Testing a Ground-Based Canopy Model Using the Wind River Canopy Crane


canopy model
ground-based measurements
crane-based measurements
canopy model comparisons
old-growth canopy
Douglas-fir canopy
Pseudotsuga menziesii
western hemlock
Tsuga heterophylla

How to Cite

Van Pelt, R., & North, M. P. (1999). Testing a Ground-Based Canopy Model Using the Wind River Canopy Crane. Selbyana, 20(2), 357–362. Retrieved from https://ojs.test.flvc.org/selbyana/article/view/120374


A ground-based canopy model that estimates the volume of occupied space in forest canopies was tested using the Wind River Canopy Crane. A total of 126 trees in a 0.25 ha area were measured from the ground and directly from a gondola suspended from the crane. The trees were located in a low elevation, old-growth forest in the southern Washington Cascades. The ground-based model was based on six measurements and assumptions about the individual crown shape (e.g., conic, parabolic), the crane-based measurements required up to 377 measurements per tree. The two models were then compared, both by species and by crown position, to see where major discrepancies occurred. At the stand scale, ground-based and crane-based models of canopy structure were similar. At the scale of individual trees, however, groundbased estimates of crown volume differed significantly from the more detailed models of crown shape afforded by direct canopy access with the crane. Douglas-fir crowns were overestimated by 10.6%, Pacific yews were overestimated by 0.8% and western hemlocks were underestimated by 1.9%. While errors for yew and hemlock were smaller than for Douglas-fir, their standard deviations are much higher: 0.09 for Douglas-fir and 0.13 and 0.12 for Pacific yew and western hemlock, respectively. Most of the error resulted from model estimates of the lower crown, as epicormic branching and uneven shading caused highly irregular lower crowns in Douglas-fir. Over 85% of the differences between the two models among all the Douglas-fir trees were in the lower halves of the crowns. Similarly, 74% of the hemlock error and 58% of the Pacific yew error resulted from differences in their lower crowns. At the stand-level, the ground-based model of crown volume and the vertical distribution of foliage provided estimates consistent with more the detailed measurements made using the canopy crane.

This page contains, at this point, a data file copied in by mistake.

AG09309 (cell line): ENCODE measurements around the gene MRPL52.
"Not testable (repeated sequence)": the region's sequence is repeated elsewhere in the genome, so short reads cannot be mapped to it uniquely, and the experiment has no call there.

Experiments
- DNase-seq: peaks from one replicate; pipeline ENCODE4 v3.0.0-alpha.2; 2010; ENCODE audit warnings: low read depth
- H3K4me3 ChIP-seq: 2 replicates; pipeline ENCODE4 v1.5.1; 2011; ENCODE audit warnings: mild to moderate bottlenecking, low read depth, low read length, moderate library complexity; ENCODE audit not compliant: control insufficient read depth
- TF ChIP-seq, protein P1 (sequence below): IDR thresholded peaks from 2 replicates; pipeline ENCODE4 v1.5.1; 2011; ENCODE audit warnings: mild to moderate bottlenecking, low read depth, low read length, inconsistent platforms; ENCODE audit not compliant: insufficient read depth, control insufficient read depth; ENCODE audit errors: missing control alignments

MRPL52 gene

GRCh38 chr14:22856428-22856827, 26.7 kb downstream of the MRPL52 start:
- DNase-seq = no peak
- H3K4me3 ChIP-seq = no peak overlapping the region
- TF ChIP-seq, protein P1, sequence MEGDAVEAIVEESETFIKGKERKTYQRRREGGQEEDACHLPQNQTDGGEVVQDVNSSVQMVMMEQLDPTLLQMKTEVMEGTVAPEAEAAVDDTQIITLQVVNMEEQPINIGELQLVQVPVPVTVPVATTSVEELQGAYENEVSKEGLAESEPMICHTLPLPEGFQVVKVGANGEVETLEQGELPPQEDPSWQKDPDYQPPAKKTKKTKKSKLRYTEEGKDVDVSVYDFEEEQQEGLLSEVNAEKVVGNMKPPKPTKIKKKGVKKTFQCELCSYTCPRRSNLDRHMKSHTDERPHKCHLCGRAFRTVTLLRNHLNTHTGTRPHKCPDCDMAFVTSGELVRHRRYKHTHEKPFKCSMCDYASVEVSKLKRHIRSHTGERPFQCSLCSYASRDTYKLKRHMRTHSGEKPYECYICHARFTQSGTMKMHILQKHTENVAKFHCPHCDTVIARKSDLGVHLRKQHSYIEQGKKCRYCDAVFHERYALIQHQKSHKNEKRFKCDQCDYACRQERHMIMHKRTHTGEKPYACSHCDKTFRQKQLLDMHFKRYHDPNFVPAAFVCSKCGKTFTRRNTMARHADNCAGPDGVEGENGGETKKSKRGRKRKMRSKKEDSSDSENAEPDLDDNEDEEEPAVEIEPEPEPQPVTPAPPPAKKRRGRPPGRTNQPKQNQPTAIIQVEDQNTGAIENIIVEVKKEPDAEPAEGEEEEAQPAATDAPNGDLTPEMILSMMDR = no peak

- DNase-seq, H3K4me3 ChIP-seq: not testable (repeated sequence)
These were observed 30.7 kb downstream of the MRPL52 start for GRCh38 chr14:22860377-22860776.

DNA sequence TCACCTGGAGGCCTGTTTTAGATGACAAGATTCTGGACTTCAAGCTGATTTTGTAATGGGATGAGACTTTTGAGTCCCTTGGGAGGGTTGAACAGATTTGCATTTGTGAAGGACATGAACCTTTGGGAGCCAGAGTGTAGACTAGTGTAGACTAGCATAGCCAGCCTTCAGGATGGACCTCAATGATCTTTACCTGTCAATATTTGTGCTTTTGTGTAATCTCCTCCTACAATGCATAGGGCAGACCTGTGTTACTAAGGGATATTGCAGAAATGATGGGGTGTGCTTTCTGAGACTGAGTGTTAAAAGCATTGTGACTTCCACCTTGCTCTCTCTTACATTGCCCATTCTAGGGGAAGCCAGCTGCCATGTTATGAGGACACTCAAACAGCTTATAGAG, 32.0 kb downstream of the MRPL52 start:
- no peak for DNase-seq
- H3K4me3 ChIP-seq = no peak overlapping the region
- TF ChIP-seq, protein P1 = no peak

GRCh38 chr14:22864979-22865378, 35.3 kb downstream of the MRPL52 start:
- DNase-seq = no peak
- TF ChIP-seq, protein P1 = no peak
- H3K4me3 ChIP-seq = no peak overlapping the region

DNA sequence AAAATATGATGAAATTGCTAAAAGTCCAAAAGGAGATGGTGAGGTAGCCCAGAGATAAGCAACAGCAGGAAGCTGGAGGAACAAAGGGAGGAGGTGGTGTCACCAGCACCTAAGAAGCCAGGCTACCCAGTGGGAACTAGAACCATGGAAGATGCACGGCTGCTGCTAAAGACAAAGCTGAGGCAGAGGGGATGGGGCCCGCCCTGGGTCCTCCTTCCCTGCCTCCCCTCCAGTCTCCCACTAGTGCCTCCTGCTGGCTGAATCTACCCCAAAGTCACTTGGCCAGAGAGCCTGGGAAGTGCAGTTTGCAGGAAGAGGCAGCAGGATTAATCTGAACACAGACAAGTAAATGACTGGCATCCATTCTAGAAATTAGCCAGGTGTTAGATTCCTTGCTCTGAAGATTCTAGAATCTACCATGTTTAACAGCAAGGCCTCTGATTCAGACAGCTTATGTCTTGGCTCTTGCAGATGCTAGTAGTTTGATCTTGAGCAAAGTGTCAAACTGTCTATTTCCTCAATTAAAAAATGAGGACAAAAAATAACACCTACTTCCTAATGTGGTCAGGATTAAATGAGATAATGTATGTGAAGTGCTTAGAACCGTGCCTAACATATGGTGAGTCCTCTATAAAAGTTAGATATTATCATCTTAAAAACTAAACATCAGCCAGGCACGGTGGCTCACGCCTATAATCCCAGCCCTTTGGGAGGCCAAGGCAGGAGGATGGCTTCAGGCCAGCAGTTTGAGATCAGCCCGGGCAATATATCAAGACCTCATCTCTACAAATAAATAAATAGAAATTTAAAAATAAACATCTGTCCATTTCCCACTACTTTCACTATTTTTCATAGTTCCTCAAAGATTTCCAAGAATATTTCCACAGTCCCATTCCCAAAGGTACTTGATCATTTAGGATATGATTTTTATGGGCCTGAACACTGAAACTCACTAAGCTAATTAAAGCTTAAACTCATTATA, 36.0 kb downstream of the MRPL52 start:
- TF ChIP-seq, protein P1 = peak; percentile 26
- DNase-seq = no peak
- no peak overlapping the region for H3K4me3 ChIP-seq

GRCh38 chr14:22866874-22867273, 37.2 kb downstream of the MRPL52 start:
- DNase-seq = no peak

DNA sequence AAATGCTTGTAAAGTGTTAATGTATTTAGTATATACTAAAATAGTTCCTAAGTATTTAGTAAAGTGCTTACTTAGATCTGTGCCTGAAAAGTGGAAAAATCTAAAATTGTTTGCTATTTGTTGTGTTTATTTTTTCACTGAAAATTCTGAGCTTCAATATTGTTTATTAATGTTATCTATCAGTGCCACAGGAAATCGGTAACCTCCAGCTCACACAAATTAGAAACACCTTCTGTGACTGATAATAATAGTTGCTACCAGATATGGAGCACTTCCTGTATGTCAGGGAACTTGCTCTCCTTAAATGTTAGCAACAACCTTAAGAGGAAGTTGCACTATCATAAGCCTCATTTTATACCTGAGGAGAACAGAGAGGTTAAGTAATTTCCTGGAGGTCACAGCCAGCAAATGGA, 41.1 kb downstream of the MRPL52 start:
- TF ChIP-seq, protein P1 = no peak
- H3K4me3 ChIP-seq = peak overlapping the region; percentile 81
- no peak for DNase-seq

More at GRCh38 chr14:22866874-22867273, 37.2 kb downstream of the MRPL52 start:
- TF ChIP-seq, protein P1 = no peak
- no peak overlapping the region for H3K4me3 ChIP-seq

Open Access and Copyright Notice


Selbyana is committed to real and immediate open access for academic work. All of Selbyana's articles and reviews are free to access immediately upon publication. There are no author charges (APCs) prior to publication, and no charges for readers to download articles and reviews for their own scholarly use.  To facilitate this, Selbyana depends on the financial backing of the Marie Selby Botanical Gardens, the hard work and dedication of its editorial team and advisory board, and the continuing support of its network of peer reviewers and partner institutions.

Authors are free to choose which open license they would like to use for their work. Our default license is the Creative Commons Attribution-NonCommercial 4.0 (CC BY-NC 4.0). While Selbyana’s articles can be copied by anyone for noncommercial purposes if proper credit is given, all materials are published under an open-access license with authors retaining full and permanent ownership of their work. The author grants Selbyana a perpetual, non-exclusive right to publish the work and to include it in other aggregations and indexes to achieve broader impact and visibility.

Authors are responsible for and required to ascertain that they are in possession of image rights for any and all photographs, illustrations, and figures included in their work or to obtain publication or reproduction rights from the rights holders. Contents of the journal will be registered with the Directory of Open Access Journals and similar repositories. Authors are encouraged to store their work elsewhere, for instance in institutional repositories or personal websites, including commercial sites such as academia.edu, to increase circulation (see The Effects of Open Access).